Heading North

As they say in Chicago, I’m heading behind the “Cheddar Curtain*” today to serve as a guest lecturer for the University of Wisconsin-Madison’s Bolz Center for Arts Administration, Arts Administration Seminar. I’m having the class of MBA candidates participate in a mock orchestra collective bargaining agreement negotiation but instead of having these future arts managers bargain from the perspective of management, they’ll be taking on the role of the musicians…

The students have already selected a five member negotiation committee among their ranks and that committee has been busily preparing by polling their fellow “musicians” on issues related to compensation, benefits, and artistic benchmarks. They’ve been in communication with me a few times so far requesting clarification on some of the parameters and looking for further information about the mock organization, SimOrchestra.

Consequently, the mock negotiation committee has dubbed themselves the “Artful Business Collective”; although I’m not entirely certain how they decided to go in that direction. They have also declined to elect a committee chair, a decision we’ll be examining in class today at one point.

There are some more fascinating issues based on the mock negotiation committee’s questions to date, but I’ll save those until after the events of today transpire.

Stay tuned…

*For those readers who grew up after the fall of the Soviet Union, this is a play on the phrase coined by Joseph Goebbels and made famous by Winston Churchill, “The Iron Curtain“.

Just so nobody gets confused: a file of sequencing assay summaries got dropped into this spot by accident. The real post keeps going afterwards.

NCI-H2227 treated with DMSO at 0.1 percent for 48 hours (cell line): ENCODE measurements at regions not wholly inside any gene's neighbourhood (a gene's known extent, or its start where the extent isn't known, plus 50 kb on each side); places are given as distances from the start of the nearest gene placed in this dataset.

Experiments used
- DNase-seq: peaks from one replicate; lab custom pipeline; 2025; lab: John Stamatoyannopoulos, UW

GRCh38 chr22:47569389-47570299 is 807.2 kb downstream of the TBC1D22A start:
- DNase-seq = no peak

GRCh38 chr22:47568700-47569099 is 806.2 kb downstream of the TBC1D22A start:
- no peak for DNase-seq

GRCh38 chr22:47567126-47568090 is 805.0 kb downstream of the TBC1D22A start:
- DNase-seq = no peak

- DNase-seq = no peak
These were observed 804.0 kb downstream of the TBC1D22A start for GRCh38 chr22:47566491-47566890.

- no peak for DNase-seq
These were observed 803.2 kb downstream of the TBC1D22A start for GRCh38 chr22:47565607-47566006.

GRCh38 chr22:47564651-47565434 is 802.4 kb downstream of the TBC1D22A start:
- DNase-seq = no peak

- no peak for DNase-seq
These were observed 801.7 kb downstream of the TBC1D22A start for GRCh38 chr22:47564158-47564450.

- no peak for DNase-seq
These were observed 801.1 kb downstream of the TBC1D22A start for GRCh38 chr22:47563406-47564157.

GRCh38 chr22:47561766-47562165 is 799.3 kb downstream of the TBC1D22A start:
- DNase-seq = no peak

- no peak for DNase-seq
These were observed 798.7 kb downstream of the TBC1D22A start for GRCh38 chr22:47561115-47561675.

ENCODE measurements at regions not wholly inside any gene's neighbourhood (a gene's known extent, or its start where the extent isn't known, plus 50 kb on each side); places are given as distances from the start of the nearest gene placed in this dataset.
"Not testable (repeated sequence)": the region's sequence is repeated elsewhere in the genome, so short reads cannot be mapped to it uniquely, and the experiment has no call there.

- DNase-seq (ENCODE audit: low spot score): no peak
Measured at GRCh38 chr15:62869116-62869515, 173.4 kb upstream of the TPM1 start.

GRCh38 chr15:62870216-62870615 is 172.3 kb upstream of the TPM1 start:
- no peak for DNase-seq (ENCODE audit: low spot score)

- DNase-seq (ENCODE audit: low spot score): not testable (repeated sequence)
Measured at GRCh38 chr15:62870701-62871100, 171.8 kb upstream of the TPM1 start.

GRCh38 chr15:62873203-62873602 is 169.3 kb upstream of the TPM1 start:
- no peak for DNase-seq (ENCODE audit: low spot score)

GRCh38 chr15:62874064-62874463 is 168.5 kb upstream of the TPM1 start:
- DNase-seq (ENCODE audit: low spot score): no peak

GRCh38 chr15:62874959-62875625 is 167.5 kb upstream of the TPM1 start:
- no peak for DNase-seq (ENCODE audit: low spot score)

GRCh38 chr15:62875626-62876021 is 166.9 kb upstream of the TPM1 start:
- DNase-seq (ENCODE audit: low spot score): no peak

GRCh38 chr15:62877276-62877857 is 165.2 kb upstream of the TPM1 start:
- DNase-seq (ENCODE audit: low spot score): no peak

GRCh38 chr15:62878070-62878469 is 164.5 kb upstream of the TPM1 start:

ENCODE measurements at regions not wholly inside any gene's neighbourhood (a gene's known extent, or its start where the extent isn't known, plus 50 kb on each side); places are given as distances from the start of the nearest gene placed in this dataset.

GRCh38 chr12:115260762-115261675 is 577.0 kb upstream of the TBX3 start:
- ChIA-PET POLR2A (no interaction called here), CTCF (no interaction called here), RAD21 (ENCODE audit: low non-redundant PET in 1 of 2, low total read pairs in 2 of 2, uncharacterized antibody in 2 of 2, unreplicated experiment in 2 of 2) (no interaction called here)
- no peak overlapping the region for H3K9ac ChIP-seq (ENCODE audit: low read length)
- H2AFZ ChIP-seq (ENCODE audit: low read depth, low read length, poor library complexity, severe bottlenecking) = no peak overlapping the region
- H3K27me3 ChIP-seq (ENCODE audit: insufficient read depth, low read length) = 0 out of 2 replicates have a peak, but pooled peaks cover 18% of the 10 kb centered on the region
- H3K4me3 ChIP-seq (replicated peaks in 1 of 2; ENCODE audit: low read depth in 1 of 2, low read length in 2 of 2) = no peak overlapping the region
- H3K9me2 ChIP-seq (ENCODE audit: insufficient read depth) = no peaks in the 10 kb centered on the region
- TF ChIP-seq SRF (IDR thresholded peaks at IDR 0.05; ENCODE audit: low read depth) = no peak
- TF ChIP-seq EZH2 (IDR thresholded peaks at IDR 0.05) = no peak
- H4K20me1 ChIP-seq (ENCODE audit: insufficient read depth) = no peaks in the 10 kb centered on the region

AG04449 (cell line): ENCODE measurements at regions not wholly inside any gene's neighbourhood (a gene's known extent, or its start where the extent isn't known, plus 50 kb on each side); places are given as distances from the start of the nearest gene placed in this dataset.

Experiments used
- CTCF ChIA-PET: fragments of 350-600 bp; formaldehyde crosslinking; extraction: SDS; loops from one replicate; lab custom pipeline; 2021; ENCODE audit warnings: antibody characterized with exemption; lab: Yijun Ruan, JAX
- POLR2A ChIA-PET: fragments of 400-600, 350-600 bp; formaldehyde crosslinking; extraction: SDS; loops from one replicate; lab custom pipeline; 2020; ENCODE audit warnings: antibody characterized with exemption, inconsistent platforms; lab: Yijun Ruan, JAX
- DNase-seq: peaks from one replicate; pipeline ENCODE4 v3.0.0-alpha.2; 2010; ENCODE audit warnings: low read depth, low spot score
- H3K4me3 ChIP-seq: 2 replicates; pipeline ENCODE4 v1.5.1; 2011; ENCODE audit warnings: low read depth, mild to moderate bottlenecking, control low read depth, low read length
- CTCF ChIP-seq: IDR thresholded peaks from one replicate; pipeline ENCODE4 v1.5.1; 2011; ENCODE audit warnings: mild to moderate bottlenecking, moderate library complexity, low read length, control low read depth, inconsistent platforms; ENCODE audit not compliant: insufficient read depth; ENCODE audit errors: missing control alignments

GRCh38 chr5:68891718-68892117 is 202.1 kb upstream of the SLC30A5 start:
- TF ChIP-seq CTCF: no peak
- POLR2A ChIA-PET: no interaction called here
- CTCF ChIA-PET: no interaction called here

About Drew McManus

"I hear that every time you show up to work with an orchestra, people get fired." Those were the first words out of an executive's mouth after her board chair introduced us. That executive is now a dear colleague and friend but the day that consulting contract began with her orchestra, she was convinced I was a hatchet-man brought in by the board to clean house.

I understand where the trepidation comes from as a great deal of my consulting and technology provider work for arts organizations involves due diligence, separating fact from fiction, interpreting spin, as well as performance review and oversight. So yes, sometimes that work results in one or two individuals "aggressively embracing career change" but far more often than not, it reinforces and clarifies exactly what works and why.

In short, it doesn't matter if you know where all the bodies are buried if you can't keep your own clients out of the ground, and I'm fortunate enough to say that for more than 15 years, I've done exactly that for groups of all budget size from Qatar to Kathmandu.

For fun, I write a daily blog about the orchestra business, provide a platform for arts insiders to speak their mind, keep track of what people in this business get paid, help write a satirical cartoon about orchestra life, hack the arts, and love a good coffee drink.

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